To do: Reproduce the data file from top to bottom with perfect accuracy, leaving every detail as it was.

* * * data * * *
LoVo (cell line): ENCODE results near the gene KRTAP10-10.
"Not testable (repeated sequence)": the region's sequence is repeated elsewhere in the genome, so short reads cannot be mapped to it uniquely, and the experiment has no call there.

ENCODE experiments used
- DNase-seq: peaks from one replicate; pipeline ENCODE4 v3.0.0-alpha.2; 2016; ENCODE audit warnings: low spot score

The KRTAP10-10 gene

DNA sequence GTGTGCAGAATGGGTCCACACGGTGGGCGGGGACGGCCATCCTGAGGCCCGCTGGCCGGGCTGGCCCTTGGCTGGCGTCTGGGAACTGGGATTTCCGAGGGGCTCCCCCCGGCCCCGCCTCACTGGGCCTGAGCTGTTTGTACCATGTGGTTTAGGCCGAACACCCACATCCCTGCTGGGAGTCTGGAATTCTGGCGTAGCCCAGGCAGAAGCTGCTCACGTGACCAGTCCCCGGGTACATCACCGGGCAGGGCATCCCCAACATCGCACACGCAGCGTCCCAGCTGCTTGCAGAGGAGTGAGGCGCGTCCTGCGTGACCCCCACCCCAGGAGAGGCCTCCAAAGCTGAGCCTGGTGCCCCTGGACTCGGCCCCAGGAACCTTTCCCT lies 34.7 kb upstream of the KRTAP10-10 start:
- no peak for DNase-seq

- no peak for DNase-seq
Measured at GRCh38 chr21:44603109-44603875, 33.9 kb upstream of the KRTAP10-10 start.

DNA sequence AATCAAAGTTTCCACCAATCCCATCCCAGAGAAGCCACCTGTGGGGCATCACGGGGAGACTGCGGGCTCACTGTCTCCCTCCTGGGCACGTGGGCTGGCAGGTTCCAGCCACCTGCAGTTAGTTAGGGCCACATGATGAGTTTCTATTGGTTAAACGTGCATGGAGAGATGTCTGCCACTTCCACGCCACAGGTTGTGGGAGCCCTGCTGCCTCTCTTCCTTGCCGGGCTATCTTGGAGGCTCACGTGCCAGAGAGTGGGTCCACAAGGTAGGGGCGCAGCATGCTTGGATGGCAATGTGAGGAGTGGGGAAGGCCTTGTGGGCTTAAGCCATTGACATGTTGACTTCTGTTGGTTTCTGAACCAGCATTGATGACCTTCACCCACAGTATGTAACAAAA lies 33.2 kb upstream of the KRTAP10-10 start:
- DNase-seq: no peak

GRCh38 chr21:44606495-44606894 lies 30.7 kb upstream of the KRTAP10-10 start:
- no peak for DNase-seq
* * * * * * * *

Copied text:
LoVo (cell line): ENCODE results near the gene KRTAP10-10.
"Not testable (repeated sequence)": the region's sequence is repeated elsewhere in the genome, so short reads cannot be mapped to it uniquely, and the experiment has no call there.

ENCODE experiments used
- DNase-seq: peaks from one replicate; pipeline ENCODE4 v3.0.0-alpha.2; 2016; ENCODE audit warnings: low spot score

The KRTAP10-10 gene

DNA sequence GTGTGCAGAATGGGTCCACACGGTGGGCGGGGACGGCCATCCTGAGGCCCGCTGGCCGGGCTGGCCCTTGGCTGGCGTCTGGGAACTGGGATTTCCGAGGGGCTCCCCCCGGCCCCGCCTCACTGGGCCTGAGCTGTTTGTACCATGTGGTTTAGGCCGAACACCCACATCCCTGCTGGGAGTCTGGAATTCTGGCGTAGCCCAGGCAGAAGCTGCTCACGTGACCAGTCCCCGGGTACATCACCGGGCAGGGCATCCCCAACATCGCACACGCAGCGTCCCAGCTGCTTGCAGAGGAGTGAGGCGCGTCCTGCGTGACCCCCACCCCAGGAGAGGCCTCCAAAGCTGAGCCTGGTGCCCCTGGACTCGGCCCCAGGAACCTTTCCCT lies 34.7 kb upstream of the KRTAP10-10 start:
- no peak for DNase-seq

- no peak for DNase-seq
Measured at GRCh38 chr21:44603109-44603875, 33.9 kb upstream of the KRTAP10-10 start.

DNA sequence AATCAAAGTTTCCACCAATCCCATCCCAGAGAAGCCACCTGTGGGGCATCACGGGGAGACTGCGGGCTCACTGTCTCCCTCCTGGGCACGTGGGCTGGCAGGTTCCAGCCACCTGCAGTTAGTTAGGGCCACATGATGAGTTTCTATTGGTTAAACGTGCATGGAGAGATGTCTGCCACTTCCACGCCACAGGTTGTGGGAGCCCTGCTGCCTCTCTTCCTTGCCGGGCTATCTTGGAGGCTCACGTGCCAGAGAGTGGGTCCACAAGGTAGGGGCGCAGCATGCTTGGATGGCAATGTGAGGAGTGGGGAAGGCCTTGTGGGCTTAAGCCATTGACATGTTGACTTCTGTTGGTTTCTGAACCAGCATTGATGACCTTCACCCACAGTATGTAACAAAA lies 33.2 kb upstream of the KRTAP10-10 start:
- DNase-seq: no peak

GRCh38 chr21:44606495-44606894 lies 30.7 kb upstream of the KRTAP10-10 start:
- no peak for DNase-seq